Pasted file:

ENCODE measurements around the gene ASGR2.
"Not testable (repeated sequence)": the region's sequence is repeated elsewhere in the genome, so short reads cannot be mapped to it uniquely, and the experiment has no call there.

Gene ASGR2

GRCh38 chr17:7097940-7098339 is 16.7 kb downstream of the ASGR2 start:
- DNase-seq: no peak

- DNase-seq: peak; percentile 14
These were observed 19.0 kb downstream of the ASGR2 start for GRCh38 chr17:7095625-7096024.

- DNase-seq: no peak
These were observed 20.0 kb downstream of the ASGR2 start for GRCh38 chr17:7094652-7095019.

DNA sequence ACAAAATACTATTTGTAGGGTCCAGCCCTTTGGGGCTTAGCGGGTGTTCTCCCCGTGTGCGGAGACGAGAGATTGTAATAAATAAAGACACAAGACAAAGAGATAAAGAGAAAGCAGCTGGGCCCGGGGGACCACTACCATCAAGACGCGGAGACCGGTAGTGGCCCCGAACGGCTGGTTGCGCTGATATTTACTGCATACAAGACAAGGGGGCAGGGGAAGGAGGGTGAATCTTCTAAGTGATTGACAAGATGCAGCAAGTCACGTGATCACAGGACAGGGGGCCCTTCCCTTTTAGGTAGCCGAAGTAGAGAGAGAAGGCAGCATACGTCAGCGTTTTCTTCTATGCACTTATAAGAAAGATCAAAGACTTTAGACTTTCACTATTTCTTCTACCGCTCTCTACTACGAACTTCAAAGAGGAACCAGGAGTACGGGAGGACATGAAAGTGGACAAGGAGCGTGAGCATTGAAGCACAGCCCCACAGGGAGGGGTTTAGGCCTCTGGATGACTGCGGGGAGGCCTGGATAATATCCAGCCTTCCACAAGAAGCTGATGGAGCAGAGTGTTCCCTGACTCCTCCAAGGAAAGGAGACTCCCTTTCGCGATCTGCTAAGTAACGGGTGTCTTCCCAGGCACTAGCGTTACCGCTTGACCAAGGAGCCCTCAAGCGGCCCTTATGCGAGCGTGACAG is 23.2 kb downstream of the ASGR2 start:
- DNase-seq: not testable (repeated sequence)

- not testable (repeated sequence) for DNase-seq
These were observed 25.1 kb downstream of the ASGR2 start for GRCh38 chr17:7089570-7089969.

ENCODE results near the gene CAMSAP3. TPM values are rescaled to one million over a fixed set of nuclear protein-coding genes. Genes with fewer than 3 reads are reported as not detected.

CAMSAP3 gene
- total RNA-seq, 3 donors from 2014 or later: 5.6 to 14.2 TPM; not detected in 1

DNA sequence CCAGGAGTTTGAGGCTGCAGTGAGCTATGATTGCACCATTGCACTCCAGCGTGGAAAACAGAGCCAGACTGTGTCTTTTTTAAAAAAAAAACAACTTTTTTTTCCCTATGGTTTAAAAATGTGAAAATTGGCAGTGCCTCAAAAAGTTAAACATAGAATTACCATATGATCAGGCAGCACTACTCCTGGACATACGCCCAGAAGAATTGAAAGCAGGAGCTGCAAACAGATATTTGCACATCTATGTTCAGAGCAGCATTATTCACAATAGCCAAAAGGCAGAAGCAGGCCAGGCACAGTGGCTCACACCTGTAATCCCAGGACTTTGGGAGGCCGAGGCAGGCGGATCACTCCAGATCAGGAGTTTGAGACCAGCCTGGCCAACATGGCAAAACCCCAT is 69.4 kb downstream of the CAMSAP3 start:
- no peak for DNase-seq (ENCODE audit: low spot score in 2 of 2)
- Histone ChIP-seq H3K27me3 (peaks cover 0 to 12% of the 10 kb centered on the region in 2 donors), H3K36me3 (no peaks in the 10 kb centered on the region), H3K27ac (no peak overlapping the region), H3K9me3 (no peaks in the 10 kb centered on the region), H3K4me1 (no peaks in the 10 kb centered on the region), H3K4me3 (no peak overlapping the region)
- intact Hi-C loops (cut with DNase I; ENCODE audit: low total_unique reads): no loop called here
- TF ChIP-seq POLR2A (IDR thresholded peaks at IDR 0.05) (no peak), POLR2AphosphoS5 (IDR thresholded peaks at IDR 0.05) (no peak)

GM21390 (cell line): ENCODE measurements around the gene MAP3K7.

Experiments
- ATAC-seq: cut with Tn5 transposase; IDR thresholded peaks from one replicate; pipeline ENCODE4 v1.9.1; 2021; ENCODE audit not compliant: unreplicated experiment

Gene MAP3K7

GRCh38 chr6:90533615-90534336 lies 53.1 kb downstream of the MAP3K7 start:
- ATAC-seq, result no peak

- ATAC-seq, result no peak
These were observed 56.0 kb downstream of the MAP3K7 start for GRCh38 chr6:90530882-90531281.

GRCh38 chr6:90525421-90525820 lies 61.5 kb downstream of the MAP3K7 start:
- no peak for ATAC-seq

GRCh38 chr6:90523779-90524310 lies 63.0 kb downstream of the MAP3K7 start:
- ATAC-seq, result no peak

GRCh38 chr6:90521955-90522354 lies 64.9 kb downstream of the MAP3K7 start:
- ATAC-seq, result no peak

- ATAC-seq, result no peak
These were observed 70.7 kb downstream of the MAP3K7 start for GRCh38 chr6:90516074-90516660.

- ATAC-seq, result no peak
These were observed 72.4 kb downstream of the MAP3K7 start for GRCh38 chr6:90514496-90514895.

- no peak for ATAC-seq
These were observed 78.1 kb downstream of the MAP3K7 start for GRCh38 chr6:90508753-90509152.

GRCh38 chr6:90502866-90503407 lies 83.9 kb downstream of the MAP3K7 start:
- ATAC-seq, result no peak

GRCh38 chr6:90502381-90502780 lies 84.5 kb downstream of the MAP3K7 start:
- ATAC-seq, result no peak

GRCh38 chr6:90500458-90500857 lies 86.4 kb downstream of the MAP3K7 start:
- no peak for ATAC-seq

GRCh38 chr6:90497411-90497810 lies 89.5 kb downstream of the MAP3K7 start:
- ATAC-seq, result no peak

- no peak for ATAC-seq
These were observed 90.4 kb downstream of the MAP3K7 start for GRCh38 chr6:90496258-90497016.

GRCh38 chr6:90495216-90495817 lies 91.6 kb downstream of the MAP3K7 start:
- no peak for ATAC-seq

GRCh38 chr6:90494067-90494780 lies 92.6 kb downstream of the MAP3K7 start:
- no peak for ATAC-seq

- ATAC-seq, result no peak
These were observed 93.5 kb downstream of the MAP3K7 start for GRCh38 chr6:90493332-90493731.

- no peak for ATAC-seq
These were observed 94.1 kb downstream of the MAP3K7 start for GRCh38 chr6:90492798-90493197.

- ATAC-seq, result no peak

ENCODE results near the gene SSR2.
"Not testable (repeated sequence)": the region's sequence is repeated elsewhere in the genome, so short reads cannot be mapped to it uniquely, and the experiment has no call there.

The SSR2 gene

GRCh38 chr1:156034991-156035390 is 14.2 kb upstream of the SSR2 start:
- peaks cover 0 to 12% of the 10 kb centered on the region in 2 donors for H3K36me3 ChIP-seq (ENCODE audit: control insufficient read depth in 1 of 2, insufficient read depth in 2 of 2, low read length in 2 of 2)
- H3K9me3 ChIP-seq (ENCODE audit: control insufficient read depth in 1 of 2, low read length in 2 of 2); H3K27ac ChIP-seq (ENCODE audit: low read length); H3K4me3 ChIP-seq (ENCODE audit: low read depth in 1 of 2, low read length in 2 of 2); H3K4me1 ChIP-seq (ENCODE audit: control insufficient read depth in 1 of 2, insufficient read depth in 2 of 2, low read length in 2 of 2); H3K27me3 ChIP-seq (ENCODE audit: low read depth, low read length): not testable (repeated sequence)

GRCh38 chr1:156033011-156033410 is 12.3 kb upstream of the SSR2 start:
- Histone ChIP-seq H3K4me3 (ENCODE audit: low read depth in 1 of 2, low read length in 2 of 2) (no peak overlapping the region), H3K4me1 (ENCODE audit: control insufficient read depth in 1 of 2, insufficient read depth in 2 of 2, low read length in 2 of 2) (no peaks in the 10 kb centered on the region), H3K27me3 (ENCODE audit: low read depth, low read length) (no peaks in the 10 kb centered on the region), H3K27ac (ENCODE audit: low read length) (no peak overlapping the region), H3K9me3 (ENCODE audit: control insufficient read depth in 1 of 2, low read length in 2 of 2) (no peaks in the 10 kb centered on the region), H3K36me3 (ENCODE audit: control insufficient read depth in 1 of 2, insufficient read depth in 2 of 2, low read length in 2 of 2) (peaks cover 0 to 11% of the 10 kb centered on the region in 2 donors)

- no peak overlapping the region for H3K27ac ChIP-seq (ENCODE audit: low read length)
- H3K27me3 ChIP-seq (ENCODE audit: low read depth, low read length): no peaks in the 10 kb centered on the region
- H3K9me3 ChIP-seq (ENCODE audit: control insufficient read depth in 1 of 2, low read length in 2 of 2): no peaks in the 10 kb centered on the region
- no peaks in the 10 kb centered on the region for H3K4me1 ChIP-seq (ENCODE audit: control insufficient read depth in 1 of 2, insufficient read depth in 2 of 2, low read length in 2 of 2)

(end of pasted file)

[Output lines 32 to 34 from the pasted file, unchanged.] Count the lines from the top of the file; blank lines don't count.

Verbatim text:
GRCh38 chr6:90523779-90524310 lies 63.0 kb downstream of the MAP3K7 start:
- ATAC-seq, result no peak

GRCh38 chr6:90521955-90522354 lies 64.9 kb downstream of the MAP3K7 start: